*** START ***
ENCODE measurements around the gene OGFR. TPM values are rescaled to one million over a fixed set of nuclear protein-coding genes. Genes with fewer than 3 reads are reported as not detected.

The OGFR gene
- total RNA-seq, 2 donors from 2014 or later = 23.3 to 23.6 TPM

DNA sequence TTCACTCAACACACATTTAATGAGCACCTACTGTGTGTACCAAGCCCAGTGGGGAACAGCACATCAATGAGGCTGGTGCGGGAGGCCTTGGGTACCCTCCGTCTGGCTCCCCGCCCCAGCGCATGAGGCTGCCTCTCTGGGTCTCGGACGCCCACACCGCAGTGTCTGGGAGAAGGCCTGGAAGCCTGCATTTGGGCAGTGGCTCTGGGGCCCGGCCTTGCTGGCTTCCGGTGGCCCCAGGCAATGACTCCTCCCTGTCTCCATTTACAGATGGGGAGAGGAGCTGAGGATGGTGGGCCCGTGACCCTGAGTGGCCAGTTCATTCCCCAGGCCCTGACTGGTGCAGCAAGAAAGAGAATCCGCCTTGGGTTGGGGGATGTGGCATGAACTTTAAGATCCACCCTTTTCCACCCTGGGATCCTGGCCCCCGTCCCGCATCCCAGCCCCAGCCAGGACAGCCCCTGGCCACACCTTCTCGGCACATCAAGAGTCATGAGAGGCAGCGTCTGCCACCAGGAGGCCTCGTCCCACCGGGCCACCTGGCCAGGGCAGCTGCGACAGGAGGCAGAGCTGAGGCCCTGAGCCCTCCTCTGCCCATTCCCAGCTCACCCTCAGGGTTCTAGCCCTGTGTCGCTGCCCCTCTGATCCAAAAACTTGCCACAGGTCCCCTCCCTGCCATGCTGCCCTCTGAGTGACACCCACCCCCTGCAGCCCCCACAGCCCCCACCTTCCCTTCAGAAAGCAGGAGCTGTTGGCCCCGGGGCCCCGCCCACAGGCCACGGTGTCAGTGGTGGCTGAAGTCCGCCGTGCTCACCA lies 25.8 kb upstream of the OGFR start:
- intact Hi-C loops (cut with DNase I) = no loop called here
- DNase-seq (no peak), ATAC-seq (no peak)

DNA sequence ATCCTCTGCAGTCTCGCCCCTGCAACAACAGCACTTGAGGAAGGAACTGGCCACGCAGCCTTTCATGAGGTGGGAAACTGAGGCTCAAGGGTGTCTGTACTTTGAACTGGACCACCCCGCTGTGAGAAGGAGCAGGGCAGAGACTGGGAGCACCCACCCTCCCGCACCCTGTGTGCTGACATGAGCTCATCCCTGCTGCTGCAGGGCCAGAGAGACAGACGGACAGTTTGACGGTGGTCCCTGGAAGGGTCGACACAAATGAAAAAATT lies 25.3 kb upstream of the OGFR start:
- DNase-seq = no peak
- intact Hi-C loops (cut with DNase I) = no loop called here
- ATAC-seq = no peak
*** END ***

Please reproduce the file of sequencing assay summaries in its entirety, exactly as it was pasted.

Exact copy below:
ENCODE measurements around the gene OGFR. TPM values are rescaled to one million over a fixed set of nuclear protein-coding genes. Genes with fewer than 3 reads are reported as not detected.

The OGFR gene
- total RNA-seq, 2 donors from 2014 or later = 23.3 to 23.6 TPM

DNA sequence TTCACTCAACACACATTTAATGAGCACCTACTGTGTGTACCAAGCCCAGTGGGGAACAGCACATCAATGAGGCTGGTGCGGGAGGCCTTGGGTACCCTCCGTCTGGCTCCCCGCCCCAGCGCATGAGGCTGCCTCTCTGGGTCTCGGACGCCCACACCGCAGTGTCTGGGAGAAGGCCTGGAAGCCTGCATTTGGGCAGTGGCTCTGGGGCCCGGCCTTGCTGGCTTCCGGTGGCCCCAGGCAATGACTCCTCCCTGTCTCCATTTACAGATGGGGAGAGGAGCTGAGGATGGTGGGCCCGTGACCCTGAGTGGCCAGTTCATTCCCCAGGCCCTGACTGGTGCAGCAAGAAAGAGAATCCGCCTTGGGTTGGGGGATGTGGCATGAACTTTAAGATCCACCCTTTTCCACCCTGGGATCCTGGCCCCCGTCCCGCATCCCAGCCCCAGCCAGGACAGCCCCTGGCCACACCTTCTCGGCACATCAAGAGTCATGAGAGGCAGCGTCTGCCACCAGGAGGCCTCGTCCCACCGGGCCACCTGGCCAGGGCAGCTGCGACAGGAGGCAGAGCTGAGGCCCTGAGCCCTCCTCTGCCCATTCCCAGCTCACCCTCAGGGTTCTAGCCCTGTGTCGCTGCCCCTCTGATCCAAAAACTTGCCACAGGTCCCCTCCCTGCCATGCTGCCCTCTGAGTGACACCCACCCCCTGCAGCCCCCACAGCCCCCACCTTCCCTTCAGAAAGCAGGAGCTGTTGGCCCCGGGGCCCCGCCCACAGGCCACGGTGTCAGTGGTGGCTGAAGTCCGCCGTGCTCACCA lies 25.8 kb upstream of the OGFR start:
- intact Hi-C loops (cut with DNase I) = no loop called here
- DNase-seq (no peak), ATAC-seq (no peak)

DNA sequence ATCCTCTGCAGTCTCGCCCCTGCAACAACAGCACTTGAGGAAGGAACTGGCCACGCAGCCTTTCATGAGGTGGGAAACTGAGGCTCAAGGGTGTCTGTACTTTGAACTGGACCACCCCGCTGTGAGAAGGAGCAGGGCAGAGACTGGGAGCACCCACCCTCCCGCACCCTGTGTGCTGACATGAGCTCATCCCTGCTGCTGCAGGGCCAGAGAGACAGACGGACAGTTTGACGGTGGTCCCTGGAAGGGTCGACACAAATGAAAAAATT lies 25.3 kb upstream of the OGFR start:
- DNase-seq = no peak
- intact Hi-C loops (cut with DNase I) = no loop called here
- ATAC-seq = no peak